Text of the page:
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Following a vote that divided its Board of Aldermen, the city of Oxford will require everyone ages 6 and older to wear masks while in public.

During a special called meeting, the Board of Aldermen voted 4-3 to require face masks indoors everywhere and outdoors where social distancing is not possible. This includes the premises of private businesses.

We believe in masking, but more importantly, we believe in getting vaccinated. Unvaccinated people are about 29 times more likely to be hospitalized with COVID-19 than those who are fully vaccinated, according to a CDC study released Tuesday.

At the same time, we believe the city went too far with their order. The first problem is the citywide mask mandate was passed during a special called meeting, which did not give citizens any time to attend and voice an opinion before the vote.

The city of Oxford also went too far by requiring private businesses impose masking rules. The city of Oxford should respect the liberty of private businesses to make their own decisions and the power of a free market to guide them.

This is not like last year and the mask mandates that were passed by state and local governments. For one thing, we have far more information today than we did a year ago. Second, and more to the point, we have vaccines, including the Pfizer vaccine that now has FDA approval.

Just like in a private residence, a private business should set the rules for its establishment. Private citizens can choose to engage in a business transaction on the terms of service outlined by the business.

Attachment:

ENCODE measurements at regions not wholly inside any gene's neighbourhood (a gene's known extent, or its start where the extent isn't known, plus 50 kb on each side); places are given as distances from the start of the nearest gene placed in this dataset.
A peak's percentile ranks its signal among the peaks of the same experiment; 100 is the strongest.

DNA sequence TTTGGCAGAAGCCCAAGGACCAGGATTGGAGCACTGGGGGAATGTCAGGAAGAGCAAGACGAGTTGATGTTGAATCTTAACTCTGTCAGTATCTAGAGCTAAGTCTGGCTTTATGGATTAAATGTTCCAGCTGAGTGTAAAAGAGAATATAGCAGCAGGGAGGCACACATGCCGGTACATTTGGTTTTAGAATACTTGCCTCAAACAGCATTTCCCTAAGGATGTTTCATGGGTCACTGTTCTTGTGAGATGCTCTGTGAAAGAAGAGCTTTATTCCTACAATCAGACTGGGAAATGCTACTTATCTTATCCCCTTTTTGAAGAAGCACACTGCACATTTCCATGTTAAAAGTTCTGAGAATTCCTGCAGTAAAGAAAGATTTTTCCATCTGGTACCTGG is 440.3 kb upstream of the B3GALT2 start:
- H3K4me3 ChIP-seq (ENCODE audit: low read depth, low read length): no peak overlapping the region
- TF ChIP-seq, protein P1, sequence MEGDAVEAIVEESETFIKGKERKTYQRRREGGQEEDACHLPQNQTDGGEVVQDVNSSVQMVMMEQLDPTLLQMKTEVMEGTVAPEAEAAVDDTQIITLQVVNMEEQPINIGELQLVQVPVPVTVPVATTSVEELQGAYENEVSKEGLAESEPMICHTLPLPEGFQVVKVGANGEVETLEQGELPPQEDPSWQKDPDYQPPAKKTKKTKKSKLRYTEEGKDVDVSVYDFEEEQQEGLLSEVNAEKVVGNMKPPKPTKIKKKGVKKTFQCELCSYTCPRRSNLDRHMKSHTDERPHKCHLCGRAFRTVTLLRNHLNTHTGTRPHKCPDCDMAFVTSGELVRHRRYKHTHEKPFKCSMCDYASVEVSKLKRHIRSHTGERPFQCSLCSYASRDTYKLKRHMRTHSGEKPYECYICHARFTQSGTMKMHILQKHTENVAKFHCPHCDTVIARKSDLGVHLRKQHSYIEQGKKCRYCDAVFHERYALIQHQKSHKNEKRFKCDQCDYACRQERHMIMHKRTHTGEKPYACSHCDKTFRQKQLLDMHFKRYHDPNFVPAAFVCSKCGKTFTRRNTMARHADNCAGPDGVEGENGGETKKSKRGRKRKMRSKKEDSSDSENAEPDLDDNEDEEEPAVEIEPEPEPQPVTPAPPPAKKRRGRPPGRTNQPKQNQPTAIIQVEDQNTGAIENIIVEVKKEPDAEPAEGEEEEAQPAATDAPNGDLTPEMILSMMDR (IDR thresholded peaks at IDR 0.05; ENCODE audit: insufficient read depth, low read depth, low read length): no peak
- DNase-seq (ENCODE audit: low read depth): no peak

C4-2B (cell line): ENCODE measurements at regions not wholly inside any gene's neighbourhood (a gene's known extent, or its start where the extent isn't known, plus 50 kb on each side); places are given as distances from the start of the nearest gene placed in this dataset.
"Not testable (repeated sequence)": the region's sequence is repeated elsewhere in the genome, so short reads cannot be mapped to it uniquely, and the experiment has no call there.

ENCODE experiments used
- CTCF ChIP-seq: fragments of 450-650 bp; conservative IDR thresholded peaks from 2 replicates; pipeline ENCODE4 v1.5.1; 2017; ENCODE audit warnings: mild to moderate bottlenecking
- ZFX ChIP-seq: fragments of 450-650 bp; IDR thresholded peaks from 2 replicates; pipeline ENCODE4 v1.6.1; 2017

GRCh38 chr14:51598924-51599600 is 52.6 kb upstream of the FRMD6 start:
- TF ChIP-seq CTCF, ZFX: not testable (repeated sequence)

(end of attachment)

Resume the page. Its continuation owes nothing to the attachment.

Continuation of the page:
A business owner could require masking or even proof of vaccination. As a consumer, you choose to comply or go to a different business. This is how free society works. Freedom to choose in private business transactions is paramount in a free society.

The mayor and aldermen could set a stronger tone and lead by example by requiring all city of Oxford employees and contractors to have proof of vaccination. That would be following the lead of Baptist Memorial Hospital.

The city could continue to require masks in all city-controlled settings indoors or outside — city sidewalks, parks, City Hall, etc. But imposing local masking rules on private businesses is not who we are as Americans.

Local business owners should know they have a greater “social responsibility,” but they should get to decide on their terms how and when to impose restrictions of this nature on themselves. The free market will also give them direction, as much as their own analysis will. If private citizens choose not to do business with them because they have no rules or too many rules, business owners will adjust. The drive to profitability will have the ultimate say.

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